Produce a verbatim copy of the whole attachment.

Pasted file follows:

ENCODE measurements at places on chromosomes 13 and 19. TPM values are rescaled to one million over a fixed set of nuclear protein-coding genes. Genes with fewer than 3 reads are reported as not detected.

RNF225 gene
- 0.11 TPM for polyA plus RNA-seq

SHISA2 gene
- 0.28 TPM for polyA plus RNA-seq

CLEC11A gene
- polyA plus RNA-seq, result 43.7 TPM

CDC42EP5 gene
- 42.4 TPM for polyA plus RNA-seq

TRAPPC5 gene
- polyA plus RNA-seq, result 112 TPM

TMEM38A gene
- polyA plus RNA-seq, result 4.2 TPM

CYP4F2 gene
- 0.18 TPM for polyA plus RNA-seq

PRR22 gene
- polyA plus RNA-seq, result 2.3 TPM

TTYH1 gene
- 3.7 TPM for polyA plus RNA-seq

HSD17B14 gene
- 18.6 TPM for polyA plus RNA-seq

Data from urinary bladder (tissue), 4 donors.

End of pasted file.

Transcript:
ENCODE measurements at places on chromosomes 13 and 19. TPM values are rescaled to one million over a fixed set of nuclear protein-coding genes. Genes with fewer than 3 reads are reported as not detected.

RNF225 gene
- 0.11 TPM for polyA plus RNA-seq

SHISA2 gene
- 0.28 TPM for polyA plus RNA-seq

CLEC11A gene
- polyA plus RNA-seq, result 43.7 TPM

CDC42EP5 gene
- 42.4 TPM for polyA plus RNA-seq

TRAPPC5 gene
- polyA plus RNA-seq, result 112 TPM

TMEM38A gene
- polyA plus RNA-seq, result 4.2 TPM

CYP4F2 gene
- 0.18 TPM for polyA plus RNA-seq

PRR22 gene
- polyA plus RNA-seq, result 2.3 TPM

TTYH1 gene
- 3.7 TPM for polyA plus RNA-seq

HSD17B14 gene
- 18.6 TPM for polyA plus RNA-seq

Data from urinary bladder (tissue), 4 donors.